1. Clear Your Browser Cache and Try Again
As we mentioned earlier, this error may be a temporary issue that can be resolved by simply trying to load the page again. It might be that your host or server is overloaded. Therefore, we recommend clearing your browser cache and trying again.
The process for clearing the cache will vary depending on your browser. If you’re using Google Chrome, you can navigate to the three vertical dots in the upper right-hand corner of the window, then go to More tools > Clear browsing data:
You’ll then be prompted to choose which data to clear from your browser cache:
When you’re done, reload your browser. You can also try using a different browser in the meantime. Then revisit your site to see whether the error message is still showing.
2. Disable Your Plugins and Extensions
Some users have reported that certain plugins cause the HTTP 499 status code error. Therefore, we recommend temporarily disabling your plugins to see if this resolves the issue.
You can do this by navigating to your Plugins screen in the WordPress dashboard, selecting all of them, then clicking on Deactivate > Apply from the bulk actions menu:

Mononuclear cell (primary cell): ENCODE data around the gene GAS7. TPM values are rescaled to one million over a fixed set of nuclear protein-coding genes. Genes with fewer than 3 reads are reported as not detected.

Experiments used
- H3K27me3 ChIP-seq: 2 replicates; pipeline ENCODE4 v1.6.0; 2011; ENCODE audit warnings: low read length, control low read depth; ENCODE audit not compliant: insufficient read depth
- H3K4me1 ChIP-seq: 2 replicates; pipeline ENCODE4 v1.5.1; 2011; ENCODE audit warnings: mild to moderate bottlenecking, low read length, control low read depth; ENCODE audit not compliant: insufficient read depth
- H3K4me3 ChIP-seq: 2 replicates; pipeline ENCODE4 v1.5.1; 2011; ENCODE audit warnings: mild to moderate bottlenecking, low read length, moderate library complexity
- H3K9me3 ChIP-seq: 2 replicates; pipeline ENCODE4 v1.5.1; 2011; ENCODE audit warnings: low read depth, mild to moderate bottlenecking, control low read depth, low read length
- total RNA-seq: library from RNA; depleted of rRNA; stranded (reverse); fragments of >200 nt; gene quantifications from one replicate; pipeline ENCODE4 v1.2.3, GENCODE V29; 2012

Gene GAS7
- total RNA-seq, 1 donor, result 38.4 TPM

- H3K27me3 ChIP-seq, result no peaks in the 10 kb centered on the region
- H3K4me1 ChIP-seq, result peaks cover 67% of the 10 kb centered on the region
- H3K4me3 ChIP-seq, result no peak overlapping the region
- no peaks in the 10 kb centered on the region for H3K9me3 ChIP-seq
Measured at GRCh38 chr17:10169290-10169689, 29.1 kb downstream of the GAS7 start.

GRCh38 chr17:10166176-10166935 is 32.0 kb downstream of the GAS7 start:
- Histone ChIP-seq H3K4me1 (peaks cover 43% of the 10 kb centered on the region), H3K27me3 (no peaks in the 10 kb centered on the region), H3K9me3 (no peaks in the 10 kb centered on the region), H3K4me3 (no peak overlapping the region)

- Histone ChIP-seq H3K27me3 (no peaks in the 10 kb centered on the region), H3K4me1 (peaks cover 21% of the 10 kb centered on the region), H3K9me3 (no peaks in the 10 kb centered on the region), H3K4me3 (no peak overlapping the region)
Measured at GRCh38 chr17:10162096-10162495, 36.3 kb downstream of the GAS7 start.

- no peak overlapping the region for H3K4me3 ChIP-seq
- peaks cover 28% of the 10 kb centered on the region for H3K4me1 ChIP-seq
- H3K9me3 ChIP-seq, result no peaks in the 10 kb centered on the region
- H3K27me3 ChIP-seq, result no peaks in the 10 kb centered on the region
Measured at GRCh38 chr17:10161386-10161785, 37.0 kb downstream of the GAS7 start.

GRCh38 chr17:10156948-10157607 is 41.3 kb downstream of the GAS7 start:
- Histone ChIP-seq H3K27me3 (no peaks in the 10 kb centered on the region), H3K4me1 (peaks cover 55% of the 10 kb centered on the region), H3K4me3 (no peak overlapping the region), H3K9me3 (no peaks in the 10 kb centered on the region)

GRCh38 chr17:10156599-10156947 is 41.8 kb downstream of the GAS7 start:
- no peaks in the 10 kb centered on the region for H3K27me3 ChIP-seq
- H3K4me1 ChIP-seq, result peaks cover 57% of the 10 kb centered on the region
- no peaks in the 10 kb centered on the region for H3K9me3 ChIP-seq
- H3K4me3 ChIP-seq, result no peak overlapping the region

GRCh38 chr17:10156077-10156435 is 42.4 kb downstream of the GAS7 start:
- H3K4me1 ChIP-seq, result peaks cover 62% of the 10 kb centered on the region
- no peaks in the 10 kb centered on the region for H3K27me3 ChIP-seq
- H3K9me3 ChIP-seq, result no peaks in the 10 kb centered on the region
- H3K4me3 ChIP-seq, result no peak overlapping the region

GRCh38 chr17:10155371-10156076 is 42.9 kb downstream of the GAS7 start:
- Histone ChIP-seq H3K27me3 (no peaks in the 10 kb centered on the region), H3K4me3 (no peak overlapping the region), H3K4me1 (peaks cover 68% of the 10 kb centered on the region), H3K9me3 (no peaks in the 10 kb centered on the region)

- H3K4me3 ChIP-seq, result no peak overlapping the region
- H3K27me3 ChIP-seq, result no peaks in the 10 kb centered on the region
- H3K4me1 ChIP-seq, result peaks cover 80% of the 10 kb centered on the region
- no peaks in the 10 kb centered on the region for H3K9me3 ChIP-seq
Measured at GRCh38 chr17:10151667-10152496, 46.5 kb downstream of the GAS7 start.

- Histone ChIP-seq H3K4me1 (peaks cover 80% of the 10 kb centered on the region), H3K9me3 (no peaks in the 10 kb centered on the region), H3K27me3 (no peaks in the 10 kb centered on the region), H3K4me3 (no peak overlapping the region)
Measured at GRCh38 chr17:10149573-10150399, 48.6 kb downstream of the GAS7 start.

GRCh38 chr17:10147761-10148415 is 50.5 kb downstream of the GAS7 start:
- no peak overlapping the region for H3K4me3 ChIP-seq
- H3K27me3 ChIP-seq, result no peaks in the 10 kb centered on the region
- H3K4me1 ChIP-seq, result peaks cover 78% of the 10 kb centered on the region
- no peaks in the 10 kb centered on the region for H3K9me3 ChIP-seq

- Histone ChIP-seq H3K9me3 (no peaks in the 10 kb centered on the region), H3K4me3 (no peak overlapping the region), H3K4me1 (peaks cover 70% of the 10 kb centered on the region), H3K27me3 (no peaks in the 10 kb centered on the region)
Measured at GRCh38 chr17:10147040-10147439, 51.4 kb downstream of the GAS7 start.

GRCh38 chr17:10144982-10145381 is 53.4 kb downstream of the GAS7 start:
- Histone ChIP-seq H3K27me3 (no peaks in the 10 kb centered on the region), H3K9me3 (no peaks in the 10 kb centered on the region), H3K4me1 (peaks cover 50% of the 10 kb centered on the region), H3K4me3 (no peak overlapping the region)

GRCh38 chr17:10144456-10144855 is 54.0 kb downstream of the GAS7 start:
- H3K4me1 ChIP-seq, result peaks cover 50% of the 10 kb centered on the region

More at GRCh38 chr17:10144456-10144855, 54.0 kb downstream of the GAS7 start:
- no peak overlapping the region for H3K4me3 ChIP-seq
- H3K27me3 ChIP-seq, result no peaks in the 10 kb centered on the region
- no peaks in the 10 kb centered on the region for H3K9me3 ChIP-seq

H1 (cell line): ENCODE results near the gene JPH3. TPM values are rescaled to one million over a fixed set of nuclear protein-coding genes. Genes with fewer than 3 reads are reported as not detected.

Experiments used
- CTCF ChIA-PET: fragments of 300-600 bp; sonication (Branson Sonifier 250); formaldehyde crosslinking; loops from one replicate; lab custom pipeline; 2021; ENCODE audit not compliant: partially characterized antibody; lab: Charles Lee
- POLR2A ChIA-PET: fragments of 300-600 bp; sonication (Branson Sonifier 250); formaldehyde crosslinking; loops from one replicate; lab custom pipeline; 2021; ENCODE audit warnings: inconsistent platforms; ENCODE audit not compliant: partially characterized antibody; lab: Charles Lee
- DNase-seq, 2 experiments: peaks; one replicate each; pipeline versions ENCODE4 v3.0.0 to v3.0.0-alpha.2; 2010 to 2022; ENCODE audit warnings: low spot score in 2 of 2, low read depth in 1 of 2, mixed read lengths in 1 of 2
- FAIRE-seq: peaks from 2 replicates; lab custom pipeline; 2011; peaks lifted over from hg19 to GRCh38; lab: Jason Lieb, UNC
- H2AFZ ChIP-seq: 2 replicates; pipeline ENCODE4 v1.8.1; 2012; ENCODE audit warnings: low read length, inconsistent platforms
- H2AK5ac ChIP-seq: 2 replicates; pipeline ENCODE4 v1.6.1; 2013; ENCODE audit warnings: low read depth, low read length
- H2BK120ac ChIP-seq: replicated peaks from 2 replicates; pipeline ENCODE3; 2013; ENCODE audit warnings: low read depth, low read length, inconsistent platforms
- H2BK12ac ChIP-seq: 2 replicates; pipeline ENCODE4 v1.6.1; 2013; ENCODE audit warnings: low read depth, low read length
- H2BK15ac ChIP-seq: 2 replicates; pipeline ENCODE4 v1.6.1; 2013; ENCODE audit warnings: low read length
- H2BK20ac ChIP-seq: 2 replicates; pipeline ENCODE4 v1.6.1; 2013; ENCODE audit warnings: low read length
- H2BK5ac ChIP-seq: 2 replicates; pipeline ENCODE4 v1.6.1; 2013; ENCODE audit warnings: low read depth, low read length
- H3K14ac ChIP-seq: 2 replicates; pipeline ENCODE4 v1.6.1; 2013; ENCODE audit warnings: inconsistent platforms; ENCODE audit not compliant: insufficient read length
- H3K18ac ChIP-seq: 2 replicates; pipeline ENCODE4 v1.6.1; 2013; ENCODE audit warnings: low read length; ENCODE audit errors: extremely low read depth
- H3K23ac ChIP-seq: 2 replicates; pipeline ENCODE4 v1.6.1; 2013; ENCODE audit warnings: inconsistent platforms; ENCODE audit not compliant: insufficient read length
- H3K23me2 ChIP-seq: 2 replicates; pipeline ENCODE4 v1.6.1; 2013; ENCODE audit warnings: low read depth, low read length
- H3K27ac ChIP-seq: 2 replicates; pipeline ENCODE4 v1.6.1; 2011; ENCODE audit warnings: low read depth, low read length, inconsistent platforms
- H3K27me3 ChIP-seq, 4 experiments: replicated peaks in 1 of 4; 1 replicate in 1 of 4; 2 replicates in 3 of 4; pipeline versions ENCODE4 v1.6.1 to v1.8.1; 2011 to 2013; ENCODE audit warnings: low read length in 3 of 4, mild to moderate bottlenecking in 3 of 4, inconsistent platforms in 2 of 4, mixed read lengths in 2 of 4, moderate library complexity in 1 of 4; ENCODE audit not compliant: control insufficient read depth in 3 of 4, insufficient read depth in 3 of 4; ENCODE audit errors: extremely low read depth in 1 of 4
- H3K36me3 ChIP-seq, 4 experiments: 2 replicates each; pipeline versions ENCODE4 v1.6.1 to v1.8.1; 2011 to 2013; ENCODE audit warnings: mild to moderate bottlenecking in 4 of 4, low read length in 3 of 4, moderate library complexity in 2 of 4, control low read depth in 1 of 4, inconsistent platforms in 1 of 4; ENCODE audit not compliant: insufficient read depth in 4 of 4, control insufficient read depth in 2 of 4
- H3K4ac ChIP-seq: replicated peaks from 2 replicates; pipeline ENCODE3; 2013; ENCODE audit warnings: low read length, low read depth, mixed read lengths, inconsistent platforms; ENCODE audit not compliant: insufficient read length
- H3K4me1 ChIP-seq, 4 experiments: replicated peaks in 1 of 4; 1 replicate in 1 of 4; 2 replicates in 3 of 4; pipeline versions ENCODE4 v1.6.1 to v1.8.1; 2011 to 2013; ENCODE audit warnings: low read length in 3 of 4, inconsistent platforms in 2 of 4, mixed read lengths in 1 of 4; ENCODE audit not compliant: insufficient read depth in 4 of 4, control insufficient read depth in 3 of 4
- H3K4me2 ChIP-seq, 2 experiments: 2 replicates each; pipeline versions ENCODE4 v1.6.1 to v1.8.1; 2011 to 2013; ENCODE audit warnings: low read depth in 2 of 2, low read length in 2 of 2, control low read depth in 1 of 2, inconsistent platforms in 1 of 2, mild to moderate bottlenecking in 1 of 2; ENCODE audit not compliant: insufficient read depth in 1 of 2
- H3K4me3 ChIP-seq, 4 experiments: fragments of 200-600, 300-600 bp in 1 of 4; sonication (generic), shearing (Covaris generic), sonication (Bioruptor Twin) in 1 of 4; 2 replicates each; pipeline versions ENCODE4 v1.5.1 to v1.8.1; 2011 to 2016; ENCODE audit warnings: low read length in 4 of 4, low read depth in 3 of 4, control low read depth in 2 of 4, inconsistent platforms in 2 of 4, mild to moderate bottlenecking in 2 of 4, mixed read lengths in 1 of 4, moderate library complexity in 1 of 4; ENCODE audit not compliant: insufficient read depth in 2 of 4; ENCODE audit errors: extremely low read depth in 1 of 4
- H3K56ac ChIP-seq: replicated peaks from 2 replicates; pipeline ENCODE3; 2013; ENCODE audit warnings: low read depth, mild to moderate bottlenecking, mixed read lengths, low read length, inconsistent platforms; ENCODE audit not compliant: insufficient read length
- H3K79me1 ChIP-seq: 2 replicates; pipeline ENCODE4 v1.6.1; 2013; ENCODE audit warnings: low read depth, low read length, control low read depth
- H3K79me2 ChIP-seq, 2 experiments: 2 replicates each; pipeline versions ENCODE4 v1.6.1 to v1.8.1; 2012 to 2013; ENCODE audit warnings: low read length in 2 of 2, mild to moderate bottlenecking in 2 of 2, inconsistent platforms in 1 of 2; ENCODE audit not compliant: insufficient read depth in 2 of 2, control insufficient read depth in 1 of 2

You can also connect to your site via a File Transfer Protocol (FTP) client or File Manager, then navigate to your plugins folder (wp_content > plugins). Right-click on the plugins folder and rename it to something such as “plugins_old.”
This will deactivate all of the plugins on your WordPress site. You can revisit your website to see whether the error message is still showing. If not, you can try activating your plugins one by one until you find the tool causing the issue.
3. Check Your Error Logs
When troubleshooting the HTTP 499 code, it’s essential to leverage your error logs. This approach will make it easier to narrow down the issue and determine whether it results from a specific plugin or tool.
If you’re not a Kinsta user, you can enable and view error logs by turning on WordPress debugging mode. However, if you’re a Kinsta user, you can quickly and easily see errors in the Log viewer from your MyKinsta dashboard:
You can also check your log files in Nginx (/var/log/nginx.error.log) and Apache (/var/log/apache2/error.log). Furthermore, Kinsta users can take advantage of our analytics tool to take a closer look at errors on your site. Then you can understand how often they’re occurring and whether the HTTP 499 error is an ongoing issue.
4. Use an Application Performance Monitoring (APM) Tool
When managing a website, it’s important to have reliable solutions for identifying and troubleshooting errors on your site. We recommend using an Application Performance Monitoring (APM) tool.
APM tools can help you narrow down which script or plugin may lead to various errors, such as HTTP 499. We include our Kinsta APM, as well as a variety of other DevKinsta tools, with all of our plans: